The Battle of Lund took place during the Danish invasion of Scania and saw Charles XI of Sweden inflict a bloody defeat on the Danish army, preventing them from easily recapturing the Danish provinces lost in 1660 and 1645
The Peace of St. Germain (29 June 1679) ended fighting in the Scanian War between Sweden and Frederick William, elector of Brandenburg
The conquest of Cyprus (306 BC) was an early success for Demetrius Poliorcetes during the Fourth Diadoch War (307-301 BC)
The siege of Salamis was the main land action of that campaign, and saw Demetrius engage on his first big siege.
The battle of Salamis of Cyprus (306 BC) was the decisive naval victory of the invasion of Cyprus
We start today with an overview of the Diadochi Wars, 323-280 BC, the conflicts between the successors to Alexander the Great.
The Third Diadoch War saw the struggle between the successors of Alexander the Great become a struggle to prevent Antigonus Monophthalmus from reuniting Alexander’s empire.
The Babylonian War (311-308 BC?) saw Seleucus fight off an attempt by Antigonus to expel him from Babylonia
The Fourth Diadoch War (307-301) saw the final defeat of Antigonus I
Ptolemy I Soter was perhaps the most successful of the successors to Alexander the Great, founding a dynasty that ruled Egypt for nearly 300 years
Leosthenes was perhaps the last famous general to be produced by ancient Athens, commanding the Greek forces during the Lamian War that broke out after the death of Alexander the Great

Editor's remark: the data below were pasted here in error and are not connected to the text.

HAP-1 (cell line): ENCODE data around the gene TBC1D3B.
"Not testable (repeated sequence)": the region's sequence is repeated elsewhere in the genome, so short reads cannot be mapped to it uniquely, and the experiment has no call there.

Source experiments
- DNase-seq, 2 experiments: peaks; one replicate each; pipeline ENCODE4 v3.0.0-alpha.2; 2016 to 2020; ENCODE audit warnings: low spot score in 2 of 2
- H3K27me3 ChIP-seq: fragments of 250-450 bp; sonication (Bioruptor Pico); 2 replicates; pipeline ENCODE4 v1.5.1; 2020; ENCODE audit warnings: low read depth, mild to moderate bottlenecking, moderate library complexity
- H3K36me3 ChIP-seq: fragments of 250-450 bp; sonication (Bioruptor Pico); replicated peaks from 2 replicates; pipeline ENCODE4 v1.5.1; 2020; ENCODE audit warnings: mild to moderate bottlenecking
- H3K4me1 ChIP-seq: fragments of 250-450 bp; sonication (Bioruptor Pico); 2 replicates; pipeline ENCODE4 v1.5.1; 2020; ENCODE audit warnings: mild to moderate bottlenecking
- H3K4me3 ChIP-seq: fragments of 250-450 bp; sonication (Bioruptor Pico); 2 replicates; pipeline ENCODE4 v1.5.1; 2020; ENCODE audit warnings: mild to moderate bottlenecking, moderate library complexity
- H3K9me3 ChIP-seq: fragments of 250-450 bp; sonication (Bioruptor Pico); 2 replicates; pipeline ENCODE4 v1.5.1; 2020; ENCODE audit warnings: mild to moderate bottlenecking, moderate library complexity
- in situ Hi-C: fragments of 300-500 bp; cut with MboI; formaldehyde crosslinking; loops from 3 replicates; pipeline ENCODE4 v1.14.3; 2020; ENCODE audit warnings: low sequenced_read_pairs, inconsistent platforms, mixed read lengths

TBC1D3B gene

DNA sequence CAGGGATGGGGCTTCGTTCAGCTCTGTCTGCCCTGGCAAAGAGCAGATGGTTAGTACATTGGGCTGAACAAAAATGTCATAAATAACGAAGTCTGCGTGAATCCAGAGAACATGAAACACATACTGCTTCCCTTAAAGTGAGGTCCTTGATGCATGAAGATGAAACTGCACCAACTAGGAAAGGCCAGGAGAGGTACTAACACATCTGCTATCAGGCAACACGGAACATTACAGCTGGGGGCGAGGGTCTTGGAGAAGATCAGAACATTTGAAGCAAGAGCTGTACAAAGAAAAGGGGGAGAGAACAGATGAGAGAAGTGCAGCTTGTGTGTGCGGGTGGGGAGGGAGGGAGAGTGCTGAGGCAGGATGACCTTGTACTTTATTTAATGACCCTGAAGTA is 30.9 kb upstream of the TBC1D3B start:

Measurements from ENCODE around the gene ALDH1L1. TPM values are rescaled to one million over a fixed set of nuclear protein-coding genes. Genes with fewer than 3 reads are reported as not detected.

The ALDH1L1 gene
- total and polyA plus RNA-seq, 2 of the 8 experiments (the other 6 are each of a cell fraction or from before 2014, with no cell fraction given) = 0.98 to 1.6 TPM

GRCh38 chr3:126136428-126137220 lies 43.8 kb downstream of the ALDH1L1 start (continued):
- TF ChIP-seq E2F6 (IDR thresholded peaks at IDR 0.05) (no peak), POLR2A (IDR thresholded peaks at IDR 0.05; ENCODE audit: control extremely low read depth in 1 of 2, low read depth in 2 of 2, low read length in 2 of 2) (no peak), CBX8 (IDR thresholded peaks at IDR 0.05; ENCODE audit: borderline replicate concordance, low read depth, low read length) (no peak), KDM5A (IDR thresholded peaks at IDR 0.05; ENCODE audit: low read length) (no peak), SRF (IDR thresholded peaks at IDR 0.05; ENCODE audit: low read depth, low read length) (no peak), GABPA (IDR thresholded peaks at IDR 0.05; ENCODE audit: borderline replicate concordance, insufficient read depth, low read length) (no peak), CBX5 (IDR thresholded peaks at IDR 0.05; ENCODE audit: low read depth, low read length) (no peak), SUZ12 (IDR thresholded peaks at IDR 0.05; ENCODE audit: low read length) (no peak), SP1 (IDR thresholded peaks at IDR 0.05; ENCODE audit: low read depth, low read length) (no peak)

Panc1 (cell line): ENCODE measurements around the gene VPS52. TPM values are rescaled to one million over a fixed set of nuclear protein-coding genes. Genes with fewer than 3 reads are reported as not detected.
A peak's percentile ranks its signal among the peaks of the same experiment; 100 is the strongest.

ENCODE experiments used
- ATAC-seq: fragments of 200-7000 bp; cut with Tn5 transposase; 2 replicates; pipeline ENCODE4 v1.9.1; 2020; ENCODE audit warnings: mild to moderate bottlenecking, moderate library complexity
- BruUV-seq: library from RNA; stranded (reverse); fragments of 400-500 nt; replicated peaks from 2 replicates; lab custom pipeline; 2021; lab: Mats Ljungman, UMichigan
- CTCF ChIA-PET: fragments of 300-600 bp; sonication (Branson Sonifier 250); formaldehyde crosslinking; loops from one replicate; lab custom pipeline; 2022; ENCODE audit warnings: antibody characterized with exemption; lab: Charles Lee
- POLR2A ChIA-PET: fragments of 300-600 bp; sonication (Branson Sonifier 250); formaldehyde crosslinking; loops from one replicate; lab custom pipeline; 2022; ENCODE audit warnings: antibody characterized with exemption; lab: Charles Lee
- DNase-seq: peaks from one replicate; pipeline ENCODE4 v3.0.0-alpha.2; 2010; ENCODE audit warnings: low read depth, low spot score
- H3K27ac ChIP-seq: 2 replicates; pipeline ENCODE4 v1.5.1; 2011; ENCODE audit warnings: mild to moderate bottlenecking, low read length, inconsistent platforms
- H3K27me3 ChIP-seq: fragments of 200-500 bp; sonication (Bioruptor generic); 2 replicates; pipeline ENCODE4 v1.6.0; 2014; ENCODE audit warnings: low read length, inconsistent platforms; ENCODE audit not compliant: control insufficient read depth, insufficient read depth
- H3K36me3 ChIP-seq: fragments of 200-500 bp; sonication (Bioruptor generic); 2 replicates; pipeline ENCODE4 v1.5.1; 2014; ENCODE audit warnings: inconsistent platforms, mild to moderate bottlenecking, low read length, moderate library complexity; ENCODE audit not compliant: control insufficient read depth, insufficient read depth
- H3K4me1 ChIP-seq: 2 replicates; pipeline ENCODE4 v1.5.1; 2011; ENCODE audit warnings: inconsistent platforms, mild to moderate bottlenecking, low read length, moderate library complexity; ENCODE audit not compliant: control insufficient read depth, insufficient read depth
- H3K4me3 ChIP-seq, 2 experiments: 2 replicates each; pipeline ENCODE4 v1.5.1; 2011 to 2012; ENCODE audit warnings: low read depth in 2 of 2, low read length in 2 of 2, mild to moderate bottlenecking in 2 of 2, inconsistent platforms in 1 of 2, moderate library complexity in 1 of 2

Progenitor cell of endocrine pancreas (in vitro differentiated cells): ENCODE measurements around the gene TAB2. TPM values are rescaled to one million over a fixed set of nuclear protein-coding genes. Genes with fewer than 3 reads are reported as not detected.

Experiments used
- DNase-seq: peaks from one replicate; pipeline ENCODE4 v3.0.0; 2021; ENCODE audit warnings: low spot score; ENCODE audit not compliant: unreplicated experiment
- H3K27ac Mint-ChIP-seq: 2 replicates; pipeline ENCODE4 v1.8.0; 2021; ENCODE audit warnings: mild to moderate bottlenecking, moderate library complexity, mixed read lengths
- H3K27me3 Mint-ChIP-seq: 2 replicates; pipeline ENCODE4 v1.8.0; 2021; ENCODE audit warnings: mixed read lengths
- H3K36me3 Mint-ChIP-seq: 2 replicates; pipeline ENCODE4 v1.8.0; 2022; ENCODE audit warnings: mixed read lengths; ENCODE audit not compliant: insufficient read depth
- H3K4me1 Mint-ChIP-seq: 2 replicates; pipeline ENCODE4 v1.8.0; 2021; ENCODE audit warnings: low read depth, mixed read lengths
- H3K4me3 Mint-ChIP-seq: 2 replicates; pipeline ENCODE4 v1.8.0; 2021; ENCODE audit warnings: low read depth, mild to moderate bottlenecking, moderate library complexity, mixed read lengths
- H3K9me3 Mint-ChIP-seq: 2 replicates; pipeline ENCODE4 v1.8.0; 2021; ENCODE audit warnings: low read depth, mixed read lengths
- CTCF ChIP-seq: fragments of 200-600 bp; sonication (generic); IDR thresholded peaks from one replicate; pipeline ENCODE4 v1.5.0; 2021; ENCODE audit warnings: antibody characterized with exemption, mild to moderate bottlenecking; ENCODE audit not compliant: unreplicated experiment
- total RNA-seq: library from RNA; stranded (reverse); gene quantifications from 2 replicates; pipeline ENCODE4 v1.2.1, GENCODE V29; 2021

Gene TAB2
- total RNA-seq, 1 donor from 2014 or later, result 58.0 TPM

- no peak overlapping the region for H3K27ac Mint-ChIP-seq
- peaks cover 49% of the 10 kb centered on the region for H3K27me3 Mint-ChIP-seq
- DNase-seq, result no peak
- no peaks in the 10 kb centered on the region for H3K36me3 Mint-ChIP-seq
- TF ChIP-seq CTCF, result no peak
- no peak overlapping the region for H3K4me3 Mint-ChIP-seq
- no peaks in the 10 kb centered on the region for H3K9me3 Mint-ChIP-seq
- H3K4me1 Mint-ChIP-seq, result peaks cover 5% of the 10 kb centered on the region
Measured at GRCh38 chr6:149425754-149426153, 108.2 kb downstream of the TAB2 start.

Cassander, son of Antipater, was a minor figure during the reign of Alexander the Great, but after the death of his father rose to be ruler and then king of Macedonia.
Demetrius I Poliorcetes was one of the great generals of the Hellenistic era. He was the son of Antigonus I Monophthalmus, serving his father as a general and deputy.
Lysimachus was a Macedonian companion of Alexander the Great who rose to power late in life, ending his career as king of Macedonia
Seleucus I Nicator began life as a Macedonian noble and a junior officer in the army of Alexander the Great. He ended it as the founder of the Seleucid Empire, and came close to reunited Alexander's empire under his rule.
Antipater was a senior Macedonian general under both Philip II and Alexander the Great. He outlived Alexander, and played an important role in holding his empire together until his death of natural causes in 319 BC.
Antigonus I Monophthalmus (one-eyed) was one of Alexander the Great’s most important generals, and one of the most able of his successors. He came closer than any of his colleagues to reuniting Alexander’s empire during wars of the Diadochi (successors), eventually falling to a coalition that saw most of his fellow successors unite against him.
Eumenes of Cardia was a Greek who served both Philip II and Alexander the Great as secretary and archivist. In 330 he became Alexander’s principal secretary and keeper of the Royal Journal. As such he was one of Alexander’s closest associates, but his main claim to fame was his career after the death of Alexander.
Biography of Craterus, one of Alexander the Great's generals but an early casualty in the war between the successors
Biography of Perdiccas, one of Alexander the Great's senior generals and regent of the empire after his death
Go to updates from: January 2015 onwards 2014 2013 2012 2011 July-December 2010 January-June 2010 June-December 2009 January-June 2009 2008 October-December 2007 July-September 2007 January-June 2007 2006 2005